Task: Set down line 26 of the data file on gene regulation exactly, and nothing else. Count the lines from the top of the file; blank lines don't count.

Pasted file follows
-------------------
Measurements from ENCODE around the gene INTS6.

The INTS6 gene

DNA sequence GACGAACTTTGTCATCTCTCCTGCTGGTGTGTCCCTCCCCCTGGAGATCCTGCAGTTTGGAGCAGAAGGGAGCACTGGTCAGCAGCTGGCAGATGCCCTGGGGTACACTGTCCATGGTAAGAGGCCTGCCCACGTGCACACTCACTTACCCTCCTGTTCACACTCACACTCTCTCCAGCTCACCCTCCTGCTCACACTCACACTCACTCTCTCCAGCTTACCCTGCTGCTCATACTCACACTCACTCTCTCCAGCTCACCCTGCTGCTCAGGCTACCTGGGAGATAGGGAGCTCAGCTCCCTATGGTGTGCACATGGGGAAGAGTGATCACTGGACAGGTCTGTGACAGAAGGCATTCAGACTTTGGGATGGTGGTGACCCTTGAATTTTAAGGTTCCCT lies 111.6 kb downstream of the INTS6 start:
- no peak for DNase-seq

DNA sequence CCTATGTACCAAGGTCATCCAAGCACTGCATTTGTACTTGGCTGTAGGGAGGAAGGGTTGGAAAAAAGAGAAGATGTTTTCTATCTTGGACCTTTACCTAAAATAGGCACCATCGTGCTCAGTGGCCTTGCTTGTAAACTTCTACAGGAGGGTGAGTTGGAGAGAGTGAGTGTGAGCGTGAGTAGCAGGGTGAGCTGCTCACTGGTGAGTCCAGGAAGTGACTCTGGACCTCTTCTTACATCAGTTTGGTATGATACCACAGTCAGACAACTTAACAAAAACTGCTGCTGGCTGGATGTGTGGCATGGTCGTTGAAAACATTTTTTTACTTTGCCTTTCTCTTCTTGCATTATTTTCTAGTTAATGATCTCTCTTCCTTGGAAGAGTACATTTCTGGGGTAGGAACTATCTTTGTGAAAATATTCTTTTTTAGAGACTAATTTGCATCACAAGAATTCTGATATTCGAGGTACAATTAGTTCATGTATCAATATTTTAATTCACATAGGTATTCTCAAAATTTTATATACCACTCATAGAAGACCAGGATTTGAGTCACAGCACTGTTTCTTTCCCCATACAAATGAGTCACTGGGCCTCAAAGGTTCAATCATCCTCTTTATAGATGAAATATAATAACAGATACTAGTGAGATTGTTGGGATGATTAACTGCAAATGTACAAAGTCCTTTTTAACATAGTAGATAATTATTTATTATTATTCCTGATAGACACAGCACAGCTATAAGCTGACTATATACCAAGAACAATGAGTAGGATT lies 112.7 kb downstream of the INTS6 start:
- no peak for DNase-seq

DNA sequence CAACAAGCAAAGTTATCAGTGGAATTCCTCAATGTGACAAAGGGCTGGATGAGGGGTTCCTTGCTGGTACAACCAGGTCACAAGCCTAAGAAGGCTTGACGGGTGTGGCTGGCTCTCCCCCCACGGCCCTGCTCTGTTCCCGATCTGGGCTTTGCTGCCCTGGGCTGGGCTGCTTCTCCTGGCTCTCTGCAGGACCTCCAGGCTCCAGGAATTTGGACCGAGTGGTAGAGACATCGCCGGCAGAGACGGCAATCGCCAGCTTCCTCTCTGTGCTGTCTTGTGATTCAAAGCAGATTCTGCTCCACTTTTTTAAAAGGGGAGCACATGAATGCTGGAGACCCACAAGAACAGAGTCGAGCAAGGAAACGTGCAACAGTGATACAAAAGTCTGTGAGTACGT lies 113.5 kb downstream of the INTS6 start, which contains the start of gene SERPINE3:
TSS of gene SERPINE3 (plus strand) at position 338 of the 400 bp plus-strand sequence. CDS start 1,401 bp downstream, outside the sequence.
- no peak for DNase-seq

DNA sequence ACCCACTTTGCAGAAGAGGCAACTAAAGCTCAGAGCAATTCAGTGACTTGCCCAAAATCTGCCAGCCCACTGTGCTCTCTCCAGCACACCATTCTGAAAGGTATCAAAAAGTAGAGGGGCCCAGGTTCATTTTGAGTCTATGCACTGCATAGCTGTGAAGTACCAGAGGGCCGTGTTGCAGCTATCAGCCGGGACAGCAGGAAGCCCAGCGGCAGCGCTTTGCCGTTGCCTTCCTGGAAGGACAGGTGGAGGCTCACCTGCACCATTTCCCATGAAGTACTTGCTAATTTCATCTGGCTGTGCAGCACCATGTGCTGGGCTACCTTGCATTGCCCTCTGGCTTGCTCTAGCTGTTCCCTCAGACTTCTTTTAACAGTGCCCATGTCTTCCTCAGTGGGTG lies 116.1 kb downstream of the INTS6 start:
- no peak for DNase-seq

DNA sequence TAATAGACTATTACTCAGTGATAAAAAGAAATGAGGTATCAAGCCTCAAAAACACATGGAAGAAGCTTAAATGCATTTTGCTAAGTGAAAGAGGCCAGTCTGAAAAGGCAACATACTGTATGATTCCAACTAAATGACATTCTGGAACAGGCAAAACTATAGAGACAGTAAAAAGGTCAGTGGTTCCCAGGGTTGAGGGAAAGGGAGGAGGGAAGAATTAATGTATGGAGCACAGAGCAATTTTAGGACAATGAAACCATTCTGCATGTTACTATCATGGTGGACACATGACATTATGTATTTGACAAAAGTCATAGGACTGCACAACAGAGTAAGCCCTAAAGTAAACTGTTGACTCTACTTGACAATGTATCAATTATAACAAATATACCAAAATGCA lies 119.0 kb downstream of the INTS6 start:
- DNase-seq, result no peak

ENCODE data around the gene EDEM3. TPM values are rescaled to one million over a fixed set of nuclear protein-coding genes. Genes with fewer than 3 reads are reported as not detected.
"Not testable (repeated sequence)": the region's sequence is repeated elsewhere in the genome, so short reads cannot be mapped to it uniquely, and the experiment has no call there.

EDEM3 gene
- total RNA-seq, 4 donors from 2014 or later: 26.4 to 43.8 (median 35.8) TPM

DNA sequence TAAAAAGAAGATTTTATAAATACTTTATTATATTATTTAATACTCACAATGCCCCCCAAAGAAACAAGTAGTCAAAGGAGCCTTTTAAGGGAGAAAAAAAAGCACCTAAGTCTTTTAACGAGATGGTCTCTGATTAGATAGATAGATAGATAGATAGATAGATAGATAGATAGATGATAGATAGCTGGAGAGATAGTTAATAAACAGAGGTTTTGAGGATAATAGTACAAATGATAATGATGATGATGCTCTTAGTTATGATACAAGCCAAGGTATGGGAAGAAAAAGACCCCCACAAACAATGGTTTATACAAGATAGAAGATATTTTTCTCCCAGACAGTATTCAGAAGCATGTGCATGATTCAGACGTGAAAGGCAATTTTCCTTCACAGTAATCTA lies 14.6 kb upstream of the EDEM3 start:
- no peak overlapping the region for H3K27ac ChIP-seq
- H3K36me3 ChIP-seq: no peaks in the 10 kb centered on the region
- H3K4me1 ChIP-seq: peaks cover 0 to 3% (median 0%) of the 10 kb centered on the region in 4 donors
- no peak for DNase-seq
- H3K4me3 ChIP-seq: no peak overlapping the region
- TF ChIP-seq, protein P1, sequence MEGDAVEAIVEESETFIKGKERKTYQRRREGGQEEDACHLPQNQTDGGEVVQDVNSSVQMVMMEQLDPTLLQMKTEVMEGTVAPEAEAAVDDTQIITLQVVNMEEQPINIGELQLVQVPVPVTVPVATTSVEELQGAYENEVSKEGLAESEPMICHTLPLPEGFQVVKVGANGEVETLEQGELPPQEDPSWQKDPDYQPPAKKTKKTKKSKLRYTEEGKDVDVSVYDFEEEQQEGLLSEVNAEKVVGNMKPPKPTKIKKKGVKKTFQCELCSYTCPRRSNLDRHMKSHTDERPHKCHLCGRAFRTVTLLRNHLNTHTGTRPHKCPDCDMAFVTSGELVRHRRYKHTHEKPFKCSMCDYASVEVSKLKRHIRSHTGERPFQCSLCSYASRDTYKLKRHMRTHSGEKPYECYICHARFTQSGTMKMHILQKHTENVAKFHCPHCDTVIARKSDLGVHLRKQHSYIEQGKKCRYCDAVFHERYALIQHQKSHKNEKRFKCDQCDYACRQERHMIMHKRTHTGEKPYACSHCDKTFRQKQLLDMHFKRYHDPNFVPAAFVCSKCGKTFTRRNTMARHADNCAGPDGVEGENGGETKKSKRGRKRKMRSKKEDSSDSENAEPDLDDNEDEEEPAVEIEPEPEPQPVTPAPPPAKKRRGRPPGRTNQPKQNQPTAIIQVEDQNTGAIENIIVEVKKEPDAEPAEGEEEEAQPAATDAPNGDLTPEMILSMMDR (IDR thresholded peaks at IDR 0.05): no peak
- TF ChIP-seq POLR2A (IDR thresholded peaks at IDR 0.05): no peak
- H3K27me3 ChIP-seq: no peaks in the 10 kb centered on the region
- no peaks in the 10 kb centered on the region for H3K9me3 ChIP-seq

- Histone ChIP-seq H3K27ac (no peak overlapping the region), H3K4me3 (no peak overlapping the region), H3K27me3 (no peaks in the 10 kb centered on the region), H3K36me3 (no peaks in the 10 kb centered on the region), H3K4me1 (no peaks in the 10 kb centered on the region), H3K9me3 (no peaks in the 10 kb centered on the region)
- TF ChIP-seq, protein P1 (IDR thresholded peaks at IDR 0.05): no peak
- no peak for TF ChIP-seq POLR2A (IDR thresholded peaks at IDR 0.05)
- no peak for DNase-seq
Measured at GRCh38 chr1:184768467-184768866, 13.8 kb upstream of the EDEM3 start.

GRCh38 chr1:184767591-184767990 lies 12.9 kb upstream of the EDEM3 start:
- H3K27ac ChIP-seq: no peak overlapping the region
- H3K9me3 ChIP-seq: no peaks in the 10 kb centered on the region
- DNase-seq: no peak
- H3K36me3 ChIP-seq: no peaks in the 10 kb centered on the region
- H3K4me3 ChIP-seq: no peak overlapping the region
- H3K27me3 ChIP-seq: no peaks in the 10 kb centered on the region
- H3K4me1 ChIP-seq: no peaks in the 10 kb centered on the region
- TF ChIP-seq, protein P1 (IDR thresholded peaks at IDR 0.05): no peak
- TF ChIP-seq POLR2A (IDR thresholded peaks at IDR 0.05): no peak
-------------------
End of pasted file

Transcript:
- H3K27me3 ChIP-seq: no peaks in the 10 kb centered on the region